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Tag: Best Actress Oscar (1-10 of 107)

EW's PrizeFighter analyzes the Best Actress race, brought to you by Reese Witherspoon

Thank goodness for Reese ­Witherspoon.

Despite a recent surge in strong roles for women (e.g., Cate Blanchett in Blue Jasmine, Jennifer ­Lawrence in Silver Linings Playbook), Hollywood really dropped the ball when it came to showcasing interesting roles for actresses in 2014. If it weren’t for Witherspoon’s newfound strength as a producer, two of this year’s likely ­nominees wouldn’t exist—and the Best Actress race would look even more dire than it currently does.

Witherspoon herself is one of the primary contenders, of course, for her portrayal of a novice hiker looking for redemption in the adaptation of Cheryl Strayed’s memoir Wild (which the actress produced). But she also optioned and developed the box office hit Gone Girl, which should land a nomination for Rosamund Pike, playing the iciest (and scariest) wife in modern ­cinema. Neither of them is the front­runner, however. READ FULL STORY

Oscar analysis: '12 Years a Slave' breaks Academy's trend of playing it safe

Shoulda trusted the coin.

About two weeks ago, sitting in the office of EW assistant managing editor Sean Smith, we were discussing EW’s official Oscar predictions and mulling the reaction I was getting from many voters: Gravity was taking the lead in the tightest Best Picture race in years, and those who favored 12 Years a Slave seemed soft in their support.

For months, ever since the historical drama premiered at the Toronto film festival, it was at the top of my predictions list — a crushing, emotionally resonant film that addressed how we perceive and treat those who appear to be different from ourselves. But it was also an uncompromising film, full of brutality that was often difficult to watch, and we all know the Academy Awards have compromised a lot in the past.

So I switched our pick toward Gravity, which was garnering a groundswell of support in other categories, and seemed to be the popular, more accessible favorite. The graphics people were alerted to make a last-minute adjustment, and I stayed with that through the final round of guessing. It was close enough to give me a stomachache. (Believe it or not, the predictions truly are made based on our best assessment of voters. There’s no advocacy or favoritism. The cold, hard pragmatism of wanting to be right guides those choices.)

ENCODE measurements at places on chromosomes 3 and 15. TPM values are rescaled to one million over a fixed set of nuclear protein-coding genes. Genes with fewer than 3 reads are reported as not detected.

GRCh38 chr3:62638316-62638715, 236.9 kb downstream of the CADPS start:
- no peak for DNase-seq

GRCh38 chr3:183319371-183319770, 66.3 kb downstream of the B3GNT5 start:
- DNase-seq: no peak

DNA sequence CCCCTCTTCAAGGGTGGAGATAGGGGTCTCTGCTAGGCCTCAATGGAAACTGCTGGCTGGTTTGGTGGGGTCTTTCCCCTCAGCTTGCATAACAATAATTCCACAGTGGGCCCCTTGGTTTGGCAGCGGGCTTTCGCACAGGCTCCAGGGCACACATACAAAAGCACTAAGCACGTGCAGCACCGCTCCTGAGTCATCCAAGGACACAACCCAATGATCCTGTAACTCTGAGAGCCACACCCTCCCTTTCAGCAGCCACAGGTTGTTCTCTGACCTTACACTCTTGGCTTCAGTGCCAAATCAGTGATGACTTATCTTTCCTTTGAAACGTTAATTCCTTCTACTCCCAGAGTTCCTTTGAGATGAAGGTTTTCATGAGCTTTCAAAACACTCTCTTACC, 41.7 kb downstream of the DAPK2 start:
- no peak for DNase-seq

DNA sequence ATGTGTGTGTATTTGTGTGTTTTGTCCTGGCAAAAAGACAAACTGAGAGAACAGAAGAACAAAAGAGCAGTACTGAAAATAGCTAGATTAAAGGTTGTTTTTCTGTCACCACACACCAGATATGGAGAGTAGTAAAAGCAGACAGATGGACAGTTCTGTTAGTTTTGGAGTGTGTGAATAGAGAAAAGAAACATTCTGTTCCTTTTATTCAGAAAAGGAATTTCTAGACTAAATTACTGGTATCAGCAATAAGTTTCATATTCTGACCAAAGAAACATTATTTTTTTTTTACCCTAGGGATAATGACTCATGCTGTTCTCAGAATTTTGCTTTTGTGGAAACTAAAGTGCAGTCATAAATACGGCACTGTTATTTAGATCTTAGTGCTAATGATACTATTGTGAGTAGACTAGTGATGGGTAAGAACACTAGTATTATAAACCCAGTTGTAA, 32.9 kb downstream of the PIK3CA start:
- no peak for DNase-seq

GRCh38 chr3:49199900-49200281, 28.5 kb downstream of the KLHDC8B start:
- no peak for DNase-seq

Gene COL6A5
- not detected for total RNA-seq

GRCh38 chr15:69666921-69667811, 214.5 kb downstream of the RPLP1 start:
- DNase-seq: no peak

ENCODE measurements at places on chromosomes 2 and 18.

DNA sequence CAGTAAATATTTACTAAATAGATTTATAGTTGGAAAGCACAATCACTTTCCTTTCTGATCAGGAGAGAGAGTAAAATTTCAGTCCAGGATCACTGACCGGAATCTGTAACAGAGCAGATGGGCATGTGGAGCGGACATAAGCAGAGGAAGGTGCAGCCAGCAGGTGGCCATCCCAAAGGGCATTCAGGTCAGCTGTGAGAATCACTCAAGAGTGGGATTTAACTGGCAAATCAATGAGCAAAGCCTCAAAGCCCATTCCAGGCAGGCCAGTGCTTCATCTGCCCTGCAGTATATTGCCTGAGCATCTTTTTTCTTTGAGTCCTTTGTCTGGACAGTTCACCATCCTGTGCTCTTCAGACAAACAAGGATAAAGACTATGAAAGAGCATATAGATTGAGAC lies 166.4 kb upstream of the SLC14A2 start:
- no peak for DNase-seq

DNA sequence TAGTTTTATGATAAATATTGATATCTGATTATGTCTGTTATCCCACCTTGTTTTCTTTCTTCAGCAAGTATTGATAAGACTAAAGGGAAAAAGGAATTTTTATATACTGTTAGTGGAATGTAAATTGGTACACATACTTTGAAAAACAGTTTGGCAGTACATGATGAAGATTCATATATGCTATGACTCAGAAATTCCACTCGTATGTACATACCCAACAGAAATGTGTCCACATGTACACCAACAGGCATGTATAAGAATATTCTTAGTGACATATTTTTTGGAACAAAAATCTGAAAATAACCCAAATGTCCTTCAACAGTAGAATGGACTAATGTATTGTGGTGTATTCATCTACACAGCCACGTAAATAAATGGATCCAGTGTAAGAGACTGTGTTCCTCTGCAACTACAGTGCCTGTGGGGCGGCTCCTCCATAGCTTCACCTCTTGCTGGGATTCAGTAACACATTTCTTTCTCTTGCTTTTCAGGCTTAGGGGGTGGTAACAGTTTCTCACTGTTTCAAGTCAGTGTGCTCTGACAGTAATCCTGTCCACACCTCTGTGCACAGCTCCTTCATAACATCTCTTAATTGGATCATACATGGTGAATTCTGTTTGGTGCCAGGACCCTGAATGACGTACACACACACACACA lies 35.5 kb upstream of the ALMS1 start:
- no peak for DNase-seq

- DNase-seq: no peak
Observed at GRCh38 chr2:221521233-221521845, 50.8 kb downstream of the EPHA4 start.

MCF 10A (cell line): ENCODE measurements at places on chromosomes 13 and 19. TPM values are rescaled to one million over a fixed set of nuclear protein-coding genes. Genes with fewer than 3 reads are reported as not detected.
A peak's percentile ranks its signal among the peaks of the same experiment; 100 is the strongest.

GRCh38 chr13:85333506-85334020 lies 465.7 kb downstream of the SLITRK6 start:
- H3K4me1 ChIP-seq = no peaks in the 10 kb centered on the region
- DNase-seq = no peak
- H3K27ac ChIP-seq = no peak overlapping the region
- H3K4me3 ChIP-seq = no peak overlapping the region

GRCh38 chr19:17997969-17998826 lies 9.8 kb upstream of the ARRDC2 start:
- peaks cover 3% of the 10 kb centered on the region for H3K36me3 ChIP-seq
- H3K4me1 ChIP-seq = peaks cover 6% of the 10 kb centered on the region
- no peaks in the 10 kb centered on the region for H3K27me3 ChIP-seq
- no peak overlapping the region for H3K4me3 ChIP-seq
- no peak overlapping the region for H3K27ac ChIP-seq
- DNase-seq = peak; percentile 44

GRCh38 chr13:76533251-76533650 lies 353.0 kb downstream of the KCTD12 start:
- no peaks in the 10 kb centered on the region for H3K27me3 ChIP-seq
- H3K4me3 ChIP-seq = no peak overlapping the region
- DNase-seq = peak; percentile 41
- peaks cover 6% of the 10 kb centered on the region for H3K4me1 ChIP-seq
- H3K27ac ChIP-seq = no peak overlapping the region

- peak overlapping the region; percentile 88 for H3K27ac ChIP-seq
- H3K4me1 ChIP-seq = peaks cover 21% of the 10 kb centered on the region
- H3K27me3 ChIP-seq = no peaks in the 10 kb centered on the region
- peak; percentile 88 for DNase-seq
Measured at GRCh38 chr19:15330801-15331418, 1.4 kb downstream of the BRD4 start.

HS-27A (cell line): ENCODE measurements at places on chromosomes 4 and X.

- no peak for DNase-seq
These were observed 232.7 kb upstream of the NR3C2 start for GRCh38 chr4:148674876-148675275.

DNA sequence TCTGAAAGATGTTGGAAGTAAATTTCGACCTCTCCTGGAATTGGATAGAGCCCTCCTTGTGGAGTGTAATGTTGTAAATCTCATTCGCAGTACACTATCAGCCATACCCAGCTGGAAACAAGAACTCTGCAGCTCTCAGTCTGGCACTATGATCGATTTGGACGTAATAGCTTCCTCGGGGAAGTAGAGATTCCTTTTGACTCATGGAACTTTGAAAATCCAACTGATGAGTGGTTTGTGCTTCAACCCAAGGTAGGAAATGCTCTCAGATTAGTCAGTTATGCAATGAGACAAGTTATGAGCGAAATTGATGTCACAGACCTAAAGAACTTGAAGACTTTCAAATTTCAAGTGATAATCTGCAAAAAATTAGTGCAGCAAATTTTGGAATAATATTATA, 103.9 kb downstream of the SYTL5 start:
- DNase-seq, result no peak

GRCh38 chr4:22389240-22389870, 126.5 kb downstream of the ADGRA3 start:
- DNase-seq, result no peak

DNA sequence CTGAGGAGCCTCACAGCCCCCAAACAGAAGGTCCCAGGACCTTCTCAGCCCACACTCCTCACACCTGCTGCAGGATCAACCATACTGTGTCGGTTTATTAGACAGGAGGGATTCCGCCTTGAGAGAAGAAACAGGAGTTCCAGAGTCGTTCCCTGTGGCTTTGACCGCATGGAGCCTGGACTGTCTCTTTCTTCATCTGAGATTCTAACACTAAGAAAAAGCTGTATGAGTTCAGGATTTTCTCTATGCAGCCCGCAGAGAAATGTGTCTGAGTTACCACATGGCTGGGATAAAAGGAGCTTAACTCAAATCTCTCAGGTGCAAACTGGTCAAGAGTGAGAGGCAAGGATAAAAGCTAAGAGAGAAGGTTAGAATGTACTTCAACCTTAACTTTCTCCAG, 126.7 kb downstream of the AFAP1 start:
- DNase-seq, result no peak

The call was made: Gravity it would be, by a hair. But then I flipped a quarter, and Sean called it: Tails, it would be 12 Years a Slave.

Again — shoulda trusted the coin. READ FULL STORY

Oscar Analysis: 'Gravity' and 'Hustle' tie, Oprah snubbed, and 'Wolf' un-shamed among Academy shocks and sure-things

Gravity and American Hustle tied for a leading 10 Oscar nominations , and 12 Years a Slave was right behind them with nine.

The Wolf of Wall Street fared better with Academy members than expected, while Saving Mr. Banks fared worse.

And for once, it’s no fun to be Oprah and Tom Hanks.

These are the immediate takeaways as the 86th Academy Award nominations were revealed Thursday morning.

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Golden Globes: What '12 Years a Slave' victory means for Oscar race -- ANALYSIS

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A kind of hopelessness had set in at the Golden Globe viewing party hosted by Fox on Sunday night. The mood only got worse and worse as the show went on. The overall sense going into the ceremony was that members of the Hollywood Foreign Press Association were not major fans of Fox Searchlight’s harrowing 12 Years a Slave. 

Still, there were a few chances … all of them lost. Almost.

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Golden Globes: Sure-things, shocks, and shutdowns -- ANALYSIS

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It was a good day to be lesser-known. If Barkhad Abdi, June Squibb, and Lupita Nyong’o can win nominations from the celebrity-obsessed Golden Globes, then their path to the Academy Awards ceremony is a near certainty. On the other hand, today’s list of contenders was not so kind to one of the most famous women on the planet.

Sorry, Oprah. You’ve been snubbed. The Globes also had two opportunities to get George Clooney at the ceremony — and declined both chances.

READ FULL STORY